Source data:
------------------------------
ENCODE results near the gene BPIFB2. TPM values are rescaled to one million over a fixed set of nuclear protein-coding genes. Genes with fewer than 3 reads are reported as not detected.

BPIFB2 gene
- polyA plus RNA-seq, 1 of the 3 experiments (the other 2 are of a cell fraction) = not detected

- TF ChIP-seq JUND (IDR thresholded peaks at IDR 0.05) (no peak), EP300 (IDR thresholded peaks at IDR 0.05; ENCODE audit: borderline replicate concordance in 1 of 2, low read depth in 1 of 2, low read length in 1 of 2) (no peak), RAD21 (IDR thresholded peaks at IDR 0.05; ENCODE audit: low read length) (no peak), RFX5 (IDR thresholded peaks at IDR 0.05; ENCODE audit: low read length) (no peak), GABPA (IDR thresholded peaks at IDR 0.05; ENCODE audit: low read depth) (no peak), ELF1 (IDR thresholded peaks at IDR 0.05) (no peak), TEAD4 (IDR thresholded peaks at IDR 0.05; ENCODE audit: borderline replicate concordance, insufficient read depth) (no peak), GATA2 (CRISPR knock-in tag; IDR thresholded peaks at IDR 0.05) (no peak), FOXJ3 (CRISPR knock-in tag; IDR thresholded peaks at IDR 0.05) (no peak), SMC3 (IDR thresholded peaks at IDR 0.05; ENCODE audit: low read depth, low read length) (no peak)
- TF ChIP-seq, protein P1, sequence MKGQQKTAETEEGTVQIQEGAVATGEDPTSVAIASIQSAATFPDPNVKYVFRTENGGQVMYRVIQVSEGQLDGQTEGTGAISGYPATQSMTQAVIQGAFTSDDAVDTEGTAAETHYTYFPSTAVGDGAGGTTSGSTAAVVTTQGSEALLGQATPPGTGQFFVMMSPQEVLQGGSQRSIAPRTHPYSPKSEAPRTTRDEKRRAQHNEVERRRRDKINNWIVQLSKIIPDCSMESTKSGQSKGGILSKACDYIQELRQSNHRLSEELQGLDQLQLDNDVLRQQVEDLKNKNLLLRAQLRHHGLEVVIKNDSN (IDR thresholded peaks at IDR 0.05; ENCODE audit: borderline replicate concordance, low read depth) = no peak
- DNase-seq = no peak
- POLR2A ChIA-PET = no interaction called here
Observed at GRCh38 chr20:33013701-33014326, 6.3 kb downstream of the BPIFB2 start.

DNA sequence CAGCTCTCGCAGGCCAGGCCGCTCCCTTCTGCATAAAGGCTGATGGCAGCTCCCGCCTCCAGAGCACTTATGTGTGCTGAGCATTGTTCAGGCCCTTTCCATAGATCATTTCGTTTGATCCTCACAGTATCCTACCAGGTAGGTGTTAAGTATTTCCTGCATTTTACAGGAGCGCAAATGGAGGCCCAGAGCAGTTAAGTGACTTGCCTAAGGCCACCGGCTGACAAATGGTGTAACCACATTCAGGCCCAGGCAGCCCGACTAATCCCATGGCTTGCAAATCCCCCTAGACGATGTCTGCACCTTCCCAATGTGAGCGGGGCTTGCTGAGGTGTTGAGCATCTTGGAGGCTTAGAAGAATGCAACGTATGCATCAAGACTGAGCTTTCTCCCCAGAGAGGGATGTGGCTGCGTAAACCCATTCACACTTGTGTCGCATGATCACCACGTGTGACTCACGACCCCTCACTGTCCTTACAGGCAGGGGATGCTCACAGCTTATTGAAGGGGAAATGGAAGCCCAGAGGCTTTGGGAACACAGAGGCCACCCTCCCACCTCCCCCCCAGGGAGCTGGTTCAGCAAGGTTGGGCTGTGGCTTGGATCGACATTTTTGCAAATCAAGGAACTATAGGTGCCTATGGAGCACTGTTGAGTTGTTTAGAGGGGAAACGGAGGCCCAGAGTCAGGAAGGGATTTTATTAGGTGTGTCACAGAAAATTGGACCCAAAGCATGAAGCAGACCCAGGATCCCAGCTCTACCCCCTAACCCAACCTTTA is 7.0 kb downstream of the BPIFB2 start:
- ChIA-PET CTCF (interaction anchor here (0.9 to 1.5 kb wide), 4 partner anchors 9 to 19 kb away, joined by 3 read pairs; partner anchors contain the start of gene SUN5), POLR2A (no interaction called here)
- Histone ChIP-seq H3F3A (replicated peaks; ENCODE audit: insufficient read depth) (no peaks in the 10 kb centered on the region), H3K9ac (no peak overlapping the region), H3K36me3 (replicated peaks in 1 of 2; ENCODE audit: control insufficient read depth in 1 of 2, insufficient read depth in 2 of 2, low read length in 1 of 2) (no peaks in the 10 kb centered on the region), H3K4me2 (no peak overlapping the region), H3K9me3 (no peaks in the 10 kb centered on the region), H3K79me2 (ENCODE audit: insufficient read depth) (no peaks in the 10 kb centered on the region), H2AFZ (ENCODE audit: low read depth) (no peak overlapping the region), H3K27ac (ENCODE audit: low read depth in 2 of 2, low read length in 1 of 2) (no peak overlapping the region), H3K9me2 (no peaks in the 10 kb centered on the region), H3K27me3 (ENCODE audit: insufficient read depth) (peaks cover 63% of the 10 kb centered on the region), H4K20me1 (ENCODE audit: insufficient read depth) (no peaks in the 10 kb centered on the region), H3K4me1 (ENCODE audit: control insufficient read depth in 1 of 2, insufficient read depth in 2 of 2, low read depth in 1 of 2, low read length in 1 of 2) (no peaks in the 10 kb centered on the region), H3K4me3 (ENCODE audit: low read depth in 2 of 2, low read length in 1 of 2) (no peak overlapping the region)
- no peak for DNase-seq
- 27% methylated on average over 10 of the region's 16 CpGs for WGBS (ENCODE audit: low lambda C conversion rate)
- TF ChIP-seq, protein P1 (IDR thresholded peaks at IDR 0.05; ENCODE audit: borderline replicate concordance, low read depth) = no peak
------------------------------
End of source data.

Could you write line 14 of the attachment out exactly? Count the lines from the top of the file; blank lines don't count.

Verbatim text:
- TF ChIP-seq, protein P1 (IDR thresholded peaks at IDR 0.05; ENCODE audit: borderline replicate concordance, low read depth) = no peak